How to grow How to: pickle cucumbers

How to: pickle cucumbers

When cucumbers are on, you may find you have more than enough for salads, sandwiches and crudite platters. The secret - pickles. Our favourite recipe is from Cornersmith: Recipes from the Cafe and Picklery by Alex Elliott-Howery and James Grant.

 


 

What you need

2 kg Lebanese (short) cucumbers

2 tbsp salt

1 litre white wine vinegar

1 cup caster sugar

½ tsp turmeric

2 small brown onions, thinly sliced

3 tsp brown mustard seeds

2 tsp fennel seeds

2 tsp dill seeds

2 tsp chilli flakes (optional)

12–18 black peppercorns

 


 

What to do

Pickling cucumbers can be harvested when they are over 5cm in length. Slice cucumbers into coin-thick rounds. Put them in a bowl, sprinkle with salt, leave them to sit for an hour or two (or overnight) to draw out excess liquid. The bigger the cucumbers, the longer it will take. Transfer to a colander and drain thoroughly.

Meanwhile, sterilise jars.*

Make a brine by putting vinegar, sugar, turmeric and 2 cups of water into a medium saucepan over low heat. Dissolve sugar, increase heat and bring to boil. Bubble for 5 minutes.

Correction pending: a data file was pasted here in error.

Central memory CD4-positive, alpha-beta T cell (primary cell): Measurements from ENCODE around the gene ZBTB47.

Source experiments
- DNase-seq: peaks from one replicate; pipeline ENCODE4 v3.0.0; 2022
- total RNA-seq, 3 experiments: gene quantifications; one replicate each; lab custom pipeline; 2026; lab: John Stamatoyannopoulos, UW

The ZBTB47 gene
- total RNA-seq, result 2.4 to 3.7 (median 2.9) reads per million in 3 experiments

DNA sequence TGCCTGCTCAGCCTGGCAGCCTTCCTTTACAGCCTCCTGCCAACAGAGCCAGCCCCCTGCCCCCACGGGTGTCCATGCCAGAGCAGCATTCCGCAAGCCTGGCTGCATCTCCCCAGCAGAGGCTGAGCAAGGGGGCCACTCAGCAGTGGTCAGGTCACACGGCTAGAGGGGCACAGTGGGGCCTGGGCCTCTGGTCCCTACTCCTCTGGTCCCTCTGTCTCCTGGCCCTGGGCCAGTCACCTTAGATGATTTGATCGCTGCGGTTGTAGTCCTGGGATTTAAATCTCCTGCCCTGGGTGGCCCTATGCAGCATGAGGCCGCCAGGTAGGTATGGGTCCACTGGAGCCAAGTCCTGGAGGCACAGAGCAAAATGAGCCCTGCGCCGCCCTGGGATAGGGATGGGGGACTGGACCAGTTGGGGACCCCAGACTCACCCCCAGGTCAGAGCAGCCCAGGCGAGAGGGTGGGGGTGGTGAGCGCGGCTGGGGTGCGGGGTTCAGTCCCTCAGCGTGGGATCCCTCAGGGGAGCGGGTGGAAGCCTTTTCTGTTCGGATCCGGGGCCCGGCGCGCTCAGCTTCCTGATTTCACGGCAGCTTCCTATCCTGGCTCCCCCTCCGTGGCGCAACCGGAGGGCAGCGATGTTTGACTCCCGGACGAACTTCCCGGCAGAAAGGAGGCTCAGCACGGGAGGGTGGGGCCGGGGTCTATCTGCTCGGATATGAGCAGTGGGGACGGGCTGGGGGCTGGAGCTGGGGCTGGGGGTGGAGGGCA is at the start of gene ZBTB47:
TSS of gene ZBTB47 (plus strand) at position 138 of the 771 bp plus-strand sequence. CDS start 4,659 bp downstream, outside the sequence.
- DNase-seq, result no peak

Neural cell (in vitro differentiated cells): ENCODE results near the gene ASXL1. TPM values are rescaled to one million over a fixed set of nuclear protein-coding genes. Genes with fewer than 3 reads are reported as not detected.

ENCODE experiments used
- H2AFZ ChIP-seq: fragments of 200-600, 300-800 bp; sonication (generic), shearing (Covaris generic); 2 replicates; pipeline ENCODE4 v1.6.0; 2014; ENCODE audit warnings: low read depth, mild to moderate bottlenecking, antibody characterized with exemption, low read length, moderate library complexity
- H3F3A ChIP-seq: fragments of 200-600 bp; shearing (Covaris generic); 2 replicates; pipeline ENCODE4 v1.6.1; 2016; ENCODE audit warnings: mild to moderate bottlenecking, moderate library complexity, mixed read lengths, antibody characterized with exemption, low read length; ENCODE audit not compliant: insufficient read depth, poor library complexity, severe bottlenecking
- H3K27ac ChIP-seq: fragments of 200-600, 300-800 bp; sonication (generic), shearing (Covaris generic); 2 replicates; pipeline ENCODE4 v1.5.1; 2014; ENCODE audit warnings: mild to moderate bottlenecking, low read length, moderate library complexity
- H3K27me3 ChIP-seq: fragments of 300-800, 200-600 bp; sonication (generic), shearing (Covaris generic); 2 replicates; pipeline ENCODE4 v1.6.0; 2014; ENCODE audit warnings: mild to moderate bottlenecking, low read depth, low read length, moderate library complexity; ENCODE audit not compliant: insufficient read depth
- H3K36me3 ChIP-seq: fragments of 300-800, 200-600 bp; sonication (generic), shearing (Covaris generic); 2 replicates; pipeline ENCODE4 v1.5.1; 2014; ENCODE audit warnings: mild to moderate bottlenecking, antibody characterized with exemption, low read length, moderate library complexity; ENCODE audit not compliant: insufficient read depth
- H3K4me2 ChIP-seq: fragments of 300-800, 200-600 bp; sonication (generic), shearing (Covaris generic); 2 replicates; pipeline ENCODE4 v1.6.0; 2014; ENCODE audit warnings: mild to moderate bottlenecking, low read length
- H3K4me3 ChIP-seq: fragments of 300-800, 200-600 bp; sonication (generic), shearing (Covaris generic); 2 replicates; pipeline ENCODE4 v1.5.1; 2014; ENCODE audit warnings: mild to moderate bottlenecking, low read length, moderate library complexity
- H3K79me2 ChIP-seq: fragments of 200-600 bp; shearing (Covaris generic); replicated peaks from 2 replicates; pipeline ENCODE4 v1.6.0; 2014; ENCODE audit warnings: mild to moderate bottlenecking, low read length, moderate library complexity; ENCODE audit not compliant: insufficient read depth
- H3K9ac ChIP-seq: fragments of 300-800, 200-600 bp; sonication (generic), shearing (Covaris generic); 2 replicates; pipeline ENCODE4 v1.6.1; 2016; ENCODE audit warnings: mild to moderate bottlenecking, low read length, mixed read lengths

Transfer cucumbers to a large bowl. Add onions, along with mustard, fennel and dill seeds, (and chilli flakes, if using) and mix everything together.

When jars are cool enough to handle, use small tongs to carefully pack the cucumbers into jars, adding 2 or 3 peppercorns to each jar. The jars should be full but not over-packed – the brine needs to cover every slice. If they are packed too tightly the brine won’t be able to get into every nook and cranny.

Fill jars with hot brine until cucumbers are completely covered. Remove any air bubbles by gently tapping each jar on the work surface and sliding a butter knife or chopstick around inside to release any hidden air pockets. You may need to add more brine or cucumbers after doing this. The liquid should reach about 1 cm from the top of the jar. Wipe rims of jars with a clean cloth or paper towel and seal.

Heat-process* for 10 minutes, then store in a cool, dark place.

Although these pickles will keep for up to 12 months, they start to lose their crunch after about 6 months.

*Check online for advice about how to do this safely. If you want to make just one jar of pickles to eat quickly, scale down the amounts, skip the heat processing, and store the pickles in the fridge.

Photo credit: Luisa Brimble


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About this article

Author: Linda Ross

Garden Clinic TV